The Prime Minister: The code of practice has not changed in any way since the previous Government were in office.

I have reflected on the hon. Gentleman, as I knew that he would be asking a question today. The person of whom he reminds me most is a Mr. David Shaw. His hallmark, which the hon. Gentleman shares, was to be nasty and ineffectual in equal quantities. [Interruption.]

Madam Speaker: Order.

Q9.[20839] Mr. Jim Murphy: After the previous question, I am sure we all wish that someone else spent less time in the House of Commons. Does my right hon. Friend agree that the Second Reading of the Scotland Bill last evening was an historic event, not only because it witnessed the conversion of the Conservatives to devolution, and because it will strengthen the United Kingdom, not break it up, but because it gives to Scotland the Parliament that it has needed and been denied for 300 years?

The Prime Minister: Yes. It was a significant vote in two respects. It allows us to put well under way the proposals for a Scottish Parliament, which fulfils another pledge in our manifesto. It is interesting to note that the Conservatives, who told us before the election that devolution would wreck the constitution of the United Kingdom, did not even vote against the Bill's Second Reading.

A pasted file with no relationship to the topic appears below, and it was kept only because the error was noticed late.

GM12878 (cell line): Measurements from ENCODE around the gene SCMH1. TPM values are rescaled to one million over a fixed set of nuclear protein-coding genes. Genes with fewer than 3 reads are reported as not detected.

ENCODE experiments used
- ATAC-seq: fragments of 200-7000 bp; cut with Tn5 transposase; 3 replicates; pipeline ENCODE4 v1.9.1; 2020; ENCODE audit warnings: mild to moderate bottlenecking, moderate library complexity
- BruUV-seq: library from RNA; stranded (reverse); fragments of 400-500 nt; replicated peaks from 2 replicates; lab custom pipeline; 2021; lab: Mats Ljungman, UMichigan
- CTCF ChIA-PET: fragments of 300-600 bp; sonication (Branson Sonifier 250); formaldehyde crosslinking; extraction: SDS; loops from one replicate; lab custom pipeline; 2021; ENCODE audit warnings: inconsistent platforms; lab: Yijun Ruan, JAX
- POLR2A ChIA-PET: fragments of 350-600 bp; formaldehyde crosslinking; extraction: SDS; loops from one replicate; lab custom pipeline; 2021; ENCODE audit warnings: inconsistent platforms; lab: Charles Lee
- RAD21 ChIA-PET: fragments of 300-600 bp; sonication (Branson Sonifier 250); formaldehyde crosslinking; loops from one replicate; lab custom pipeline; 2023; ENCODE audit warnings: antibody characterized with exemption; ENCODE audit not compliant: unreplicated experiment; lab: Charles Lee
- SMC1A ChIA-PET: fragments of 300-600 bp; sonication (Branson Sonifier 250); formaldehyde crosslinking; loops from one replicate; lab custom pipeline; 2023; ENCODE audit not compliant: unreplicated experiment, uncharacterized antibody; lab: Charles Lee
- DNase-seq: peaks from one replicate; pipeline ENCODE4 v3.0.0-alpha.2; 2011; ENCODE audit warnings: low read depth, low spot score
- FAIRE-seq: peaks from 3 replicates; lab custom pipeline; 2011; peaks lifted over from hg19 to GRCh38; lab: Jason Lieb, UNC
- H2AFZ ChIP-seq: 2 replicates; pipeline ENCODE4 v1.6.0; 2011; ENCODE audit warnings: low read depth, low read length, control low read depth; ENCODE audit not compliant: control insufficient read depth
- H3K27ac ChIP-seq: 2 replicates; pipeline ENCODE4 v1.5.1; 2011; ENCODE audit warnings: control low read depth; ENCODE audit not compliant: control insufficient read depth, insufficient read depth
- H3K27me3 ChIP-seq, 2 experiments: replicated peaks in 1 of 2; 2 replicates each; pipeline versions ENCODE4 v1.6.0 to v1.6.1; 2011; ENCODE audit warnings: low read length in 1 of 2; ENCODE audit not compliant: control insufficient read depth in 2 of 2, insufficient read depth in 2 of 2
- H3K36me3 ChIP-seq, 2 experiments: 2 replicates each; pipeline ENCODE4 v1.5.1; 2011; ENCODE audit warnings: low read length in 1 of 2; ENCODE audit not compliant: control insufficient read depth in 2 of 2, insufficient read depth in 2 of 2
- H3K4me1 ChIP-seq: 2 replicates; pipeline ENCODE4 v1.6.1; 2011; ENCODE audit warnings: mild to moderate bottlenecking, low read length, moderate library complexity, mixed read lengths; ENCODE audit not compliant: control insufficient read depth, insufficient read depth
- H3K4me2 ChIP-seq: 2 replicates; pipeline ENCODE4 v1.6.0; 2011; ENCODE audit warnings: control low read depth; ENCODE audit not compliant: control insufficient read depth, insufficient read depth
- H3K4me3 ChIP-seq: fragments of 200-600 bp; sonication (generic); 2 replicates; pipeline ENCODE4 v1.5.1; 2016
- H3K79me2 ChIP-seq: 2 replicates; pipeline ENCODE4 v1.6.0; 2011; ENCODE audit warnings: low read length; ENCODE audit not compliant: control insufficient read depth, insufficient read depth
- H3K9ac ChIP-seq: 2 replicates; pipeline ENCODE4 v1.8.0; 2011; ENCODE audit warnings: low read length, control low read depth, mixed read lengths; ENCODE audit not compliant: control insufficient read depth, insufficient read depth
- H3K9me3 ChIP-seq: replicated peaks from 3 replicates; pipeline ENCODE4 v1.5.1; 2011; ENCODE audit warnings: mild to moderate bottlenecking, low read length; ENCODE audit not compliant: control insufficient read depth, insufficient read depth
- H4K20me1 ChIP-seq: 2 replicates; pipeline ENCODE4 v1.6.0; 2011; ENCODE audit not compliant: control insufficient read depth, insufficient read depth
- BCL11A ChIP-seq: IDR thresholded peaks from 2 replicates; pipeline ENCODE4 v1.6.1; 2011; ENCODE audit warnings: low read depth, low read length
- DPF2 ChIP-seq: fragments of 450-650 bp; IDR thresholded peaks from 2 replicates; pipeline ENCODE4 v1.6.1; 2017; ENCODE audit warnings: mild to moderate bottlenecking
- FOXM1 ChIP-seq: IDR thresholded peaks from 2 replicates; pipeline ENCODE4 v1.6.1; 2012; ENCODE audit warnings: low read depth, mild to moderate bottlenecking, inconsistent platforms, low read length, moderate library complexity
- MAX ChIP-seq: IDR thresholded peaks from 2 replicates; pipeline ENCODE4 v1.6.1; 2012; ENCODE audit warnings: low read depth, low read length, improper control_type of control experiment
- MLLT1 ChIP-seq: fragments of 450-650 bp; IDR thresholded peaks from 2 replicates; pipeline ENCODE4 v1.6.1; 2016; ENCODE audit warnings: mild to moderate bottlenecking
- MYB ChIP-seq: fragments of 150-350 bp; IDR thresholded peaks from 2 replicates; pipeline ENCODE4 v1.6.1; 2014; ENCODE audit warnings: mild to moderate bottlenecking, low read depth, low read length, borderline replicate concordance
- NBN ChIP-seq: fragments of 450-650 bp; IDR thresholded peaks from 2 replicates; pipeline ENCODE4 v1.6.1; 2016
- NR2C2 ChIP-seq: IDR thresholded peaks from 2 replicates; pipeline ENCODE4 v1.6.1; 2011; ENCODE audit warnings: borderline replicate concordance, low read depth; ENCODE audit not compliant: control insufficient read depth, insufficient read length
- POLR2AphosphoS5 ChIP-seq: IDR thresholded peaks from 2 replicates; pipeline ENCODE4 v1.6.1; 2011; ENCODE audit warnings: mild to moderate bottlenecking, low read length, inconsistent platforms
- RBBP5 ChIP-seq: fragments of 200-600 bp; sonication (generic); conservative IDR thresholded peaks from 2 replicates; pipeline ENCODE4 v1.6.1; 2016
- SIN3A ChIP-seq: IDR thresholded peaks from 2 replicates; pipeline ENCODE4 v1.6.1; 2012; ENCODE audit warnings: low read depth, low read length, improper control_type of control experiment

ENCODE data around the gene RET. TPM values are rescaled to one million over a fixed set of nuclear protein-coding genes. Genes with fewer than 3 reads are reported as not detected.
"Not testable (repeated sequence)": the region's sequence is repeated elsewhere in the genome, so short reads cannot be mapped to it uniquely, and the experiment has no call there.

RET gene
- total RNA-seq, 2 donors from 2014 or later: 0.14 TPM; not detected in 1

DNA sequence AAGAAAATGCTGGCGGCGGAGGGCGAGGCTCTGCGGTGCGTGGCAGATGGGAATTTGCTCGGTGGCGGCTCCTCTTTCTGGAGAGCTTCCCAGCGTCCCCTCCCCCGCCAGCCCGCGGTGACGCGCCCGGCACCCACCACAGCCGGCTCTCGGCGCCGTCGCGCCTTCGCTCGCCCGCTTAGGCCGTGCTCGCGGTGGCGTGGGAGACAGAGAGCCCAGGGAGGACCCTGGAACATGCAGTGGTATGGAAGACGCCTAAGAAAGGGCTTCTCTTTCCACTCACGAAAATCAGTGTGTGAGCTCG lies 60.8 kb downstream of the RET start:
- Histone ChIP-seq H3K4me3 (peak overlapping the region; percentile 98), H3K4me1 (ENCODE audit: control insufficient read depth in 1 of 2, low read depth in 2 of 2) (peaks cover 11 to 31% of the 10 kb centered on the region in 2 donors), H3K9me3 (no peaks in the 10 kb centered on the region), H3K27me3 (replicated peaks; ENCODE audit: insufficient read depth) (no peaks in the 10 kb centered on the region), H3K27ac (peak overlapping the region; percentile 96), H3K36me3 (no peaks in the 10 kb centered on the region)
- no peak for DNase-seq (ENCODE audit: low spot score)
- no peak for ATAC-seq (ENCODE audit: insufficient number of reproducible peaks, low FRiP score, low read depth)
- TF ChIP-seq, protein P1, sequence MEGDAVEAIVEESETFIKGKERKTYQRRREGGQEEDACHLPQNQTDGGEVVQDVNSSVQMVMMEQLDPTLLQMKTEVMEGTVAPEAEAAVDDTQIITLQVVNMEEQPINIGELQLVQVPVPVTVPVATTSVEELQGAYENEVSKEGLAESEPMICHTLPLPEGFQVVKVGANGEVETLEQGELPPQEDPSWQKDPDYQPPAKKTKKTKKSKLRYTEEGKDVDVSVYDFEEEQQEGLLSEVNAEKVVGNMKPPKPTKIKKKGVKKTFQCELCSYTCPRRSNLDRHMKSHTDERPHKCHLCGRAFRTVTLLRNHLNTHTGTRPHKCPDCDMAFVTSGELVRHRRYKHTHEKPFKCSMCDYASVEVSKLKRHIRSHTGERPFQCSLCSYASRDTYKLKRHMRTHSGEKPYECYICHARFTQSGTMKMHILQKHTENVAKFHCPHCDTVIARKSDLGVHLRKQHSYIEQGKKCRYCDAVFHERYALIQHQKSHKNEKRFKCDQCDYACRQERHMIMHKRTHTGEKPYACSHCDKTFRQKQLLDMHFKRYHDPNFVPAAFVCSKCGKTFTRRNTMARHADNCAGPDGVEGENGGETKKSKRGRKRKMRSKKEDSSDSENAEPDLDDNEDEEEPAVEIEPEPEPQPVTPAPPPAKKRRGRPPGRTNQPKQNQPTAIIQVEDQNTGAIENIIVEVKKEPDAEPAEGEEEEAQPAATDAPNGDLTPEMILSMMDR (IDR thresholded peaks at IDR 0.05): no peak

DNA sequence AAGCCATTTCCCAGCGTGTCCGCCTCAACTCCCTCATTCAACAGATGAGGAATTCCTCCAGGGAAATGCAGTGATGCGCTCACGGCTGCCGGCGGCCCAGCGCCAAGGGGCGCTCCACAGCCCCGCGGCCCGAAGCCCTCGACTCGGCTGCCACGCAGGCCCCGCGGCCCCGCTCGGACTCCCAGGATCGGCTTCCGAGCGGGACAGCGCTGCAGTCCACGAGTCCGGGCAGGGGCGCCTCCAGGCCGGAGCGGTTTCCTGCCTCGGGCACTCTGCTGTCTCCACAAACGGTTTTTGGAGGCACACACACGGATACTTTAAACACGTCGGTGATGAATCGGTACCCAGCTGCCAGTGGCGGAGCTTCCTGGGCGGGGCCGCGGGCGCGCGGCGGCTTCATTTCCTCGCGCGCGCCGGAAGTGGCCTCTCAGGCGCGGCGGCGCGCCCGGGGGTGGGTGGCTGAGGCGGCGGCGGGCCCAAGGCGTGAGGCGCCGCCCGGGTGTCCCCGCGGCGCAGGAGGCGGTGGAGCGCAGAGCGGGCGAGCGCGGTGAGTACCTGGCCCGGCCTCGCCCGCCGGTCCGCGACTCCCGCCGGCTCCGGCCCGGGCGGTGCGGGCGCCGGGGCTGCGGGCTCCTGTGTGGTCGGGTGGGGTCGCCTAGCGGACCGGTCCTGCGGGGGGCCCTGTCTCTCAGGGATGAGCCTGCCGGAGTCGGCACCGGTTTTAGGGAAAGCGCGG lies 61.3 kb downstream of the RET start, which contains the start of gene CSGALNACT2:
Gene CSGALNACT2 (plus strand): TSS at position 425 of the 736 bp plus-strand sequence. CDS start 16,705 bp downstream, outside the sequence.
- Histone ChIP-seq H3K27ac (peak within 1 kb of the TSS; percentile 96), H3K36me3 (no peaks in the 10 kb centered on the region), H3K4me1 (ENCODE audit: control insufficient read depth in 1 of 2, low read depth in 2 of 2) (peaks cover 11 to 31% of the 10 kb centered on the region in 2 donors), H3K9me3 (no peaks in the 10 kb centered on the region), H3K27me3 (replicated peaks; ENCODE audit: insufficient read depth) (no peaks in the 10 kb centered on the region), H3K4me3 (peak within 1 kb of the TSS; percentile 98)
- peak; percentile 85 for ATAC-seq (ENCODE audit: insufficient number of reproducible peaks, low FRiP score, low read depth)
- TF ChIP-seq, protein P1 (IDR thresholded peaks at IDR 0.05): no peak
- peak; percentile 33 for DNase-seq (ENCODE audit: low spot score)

Q10.[20840] Mr. Amess: Even though "Sorry, it ain't me, guv" seems to be the order of the day during Question Time under the new Labour Government, perhaps the right hon. Gentleman will answer the following question. As the new Scottish Parliament is to be given the power to determine its health policy, does the right hon. Gentleman agree that it should also be given the power to determine its policy on abortion?

The Prime Minister: No, I do not agree for the reasons that were given in the White Paper.

Dr. Palmer: On the day that the new Northern Ireland initiative became known, most newspapers led with the story of the Foreign Minister's marriage. Judging from the questions that we have heard from Opposition Members today, is it not astonishing that they appear to share that sense of priority?

The Prime Minister: It is, but Labour can speak from a lot of experience in opposition. The first true phase of

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opposition is when hon. Members have nothing to say about the really big issues so they run around on all the little ones. However, I am afraid that the public will find the Conservatives out in the end.